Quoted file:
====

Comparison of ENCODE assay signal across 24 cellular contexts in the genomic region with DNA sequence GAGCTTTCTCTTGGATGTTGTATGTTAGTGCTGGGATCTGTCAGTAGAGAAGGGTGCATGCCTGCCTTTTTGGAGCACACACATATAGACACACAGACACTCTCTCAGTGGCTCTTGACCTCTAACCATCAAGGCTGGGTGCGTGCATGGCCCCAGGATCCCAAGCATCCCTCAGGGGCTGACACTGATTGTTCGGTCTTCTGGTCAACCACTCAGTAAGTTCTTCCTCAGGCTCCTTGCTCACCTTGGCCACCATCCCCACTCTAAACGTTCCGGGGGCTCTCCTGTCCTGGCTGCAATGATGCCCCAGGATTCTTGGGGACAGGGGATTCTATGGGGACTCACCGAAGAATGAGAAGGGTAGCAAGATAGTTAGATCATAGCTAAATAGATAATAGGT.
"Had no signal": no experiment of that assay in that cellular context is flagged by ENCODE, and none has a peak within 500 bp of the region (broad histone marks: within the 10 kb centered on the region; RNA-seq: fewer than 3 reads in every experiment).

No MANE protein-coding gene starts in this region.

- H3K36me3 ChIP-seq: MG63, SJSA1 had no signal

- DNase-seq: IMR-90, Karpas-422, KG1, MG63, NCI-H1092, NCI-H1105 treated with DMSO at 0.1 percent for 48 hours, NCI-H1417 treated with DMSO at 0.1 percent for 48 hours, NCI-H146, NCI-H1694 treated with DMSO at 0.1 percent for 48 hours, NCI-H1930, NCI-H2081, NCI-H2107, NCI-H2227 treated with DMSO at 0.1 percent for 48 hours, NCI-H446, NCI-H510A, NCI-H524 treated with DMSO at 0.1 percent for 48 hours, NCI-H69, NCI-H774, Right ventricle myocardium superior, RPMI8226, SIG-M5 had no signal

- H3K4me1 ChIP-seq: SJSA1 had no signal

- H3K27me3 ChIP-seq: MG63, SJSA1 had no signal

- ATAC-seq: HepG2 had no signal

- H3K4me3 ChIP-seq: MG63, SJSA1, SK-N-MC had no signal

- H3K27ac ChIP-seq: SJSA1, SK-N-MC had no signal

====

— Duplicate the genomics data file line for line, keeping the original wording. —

Comparison of ENCODE assay signal across 24 cellular contexts in the genomic region with DNA sequence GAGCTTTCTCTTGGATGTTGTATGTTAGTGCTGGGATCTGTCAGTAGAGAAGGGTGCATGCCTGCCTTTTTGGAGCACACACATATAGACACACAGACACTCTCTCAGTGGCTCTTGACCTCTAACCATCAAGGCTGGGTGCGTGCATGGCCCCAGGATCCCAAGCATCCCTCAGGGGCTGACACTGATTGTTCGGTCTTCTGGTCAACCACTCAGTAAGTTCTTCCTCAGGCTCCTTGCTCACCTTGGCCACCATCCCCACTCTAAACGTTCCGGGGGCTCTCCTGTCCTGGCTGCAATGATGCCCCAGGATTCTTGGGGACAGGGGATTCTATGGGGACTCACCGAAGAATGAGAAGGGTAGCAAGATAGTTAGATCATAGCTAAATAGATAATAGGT.
"Had no signal": no experiment of that assay in that cellular context is flagged by ENCODE, and none has a peak within 500 bp of the region (broad histone marks: within the 10 kb centered on the region; RNA-seq: fewer than 3 reads in every experiment).

No MANE protein-coding gene starts in this region.

- H3K36me3 ChIP-seq: MG63, SJSA1 had no signal

- DNase-seq: IMR-90, Karpas-422, KG1, MG63, NCI-H1092, NCI-H1105 treated with DMSO at 0.1 percent for 48 hours, NCI-H1417 treated with DMSO at 0.1 percent for 48 hours, NCI-H146, NCI-H1694 treated with DMSO at 0.1 percent for 48 hours, NCI-H1930, NCI-H2081, NCI-H2107, NCI-H2227 treated with DMSO at 0.1 percent for 48 hours, NCI-H446, NCI-H510A, NCI-H524 treated with DMSO at 0.1 percent for 48 hours, NCI-H69, NCI-H774, Right ventricle myocardium superior, RPMI8226, SIG-M5 had no signal

- H3K4me1 ChIP-seq: SJSA1 had no signal

- H3K27me3 ChIP-seq: MG63, SJSA1 had no signal

- ATAC-seq: HepG2 had no signal

- H3K4me3 ChIP-seq: MG63, SJSA1, SK-N-MC had no signal

- H3K27ac ChIP-seq: SJSA1, SK-N-MC had no signal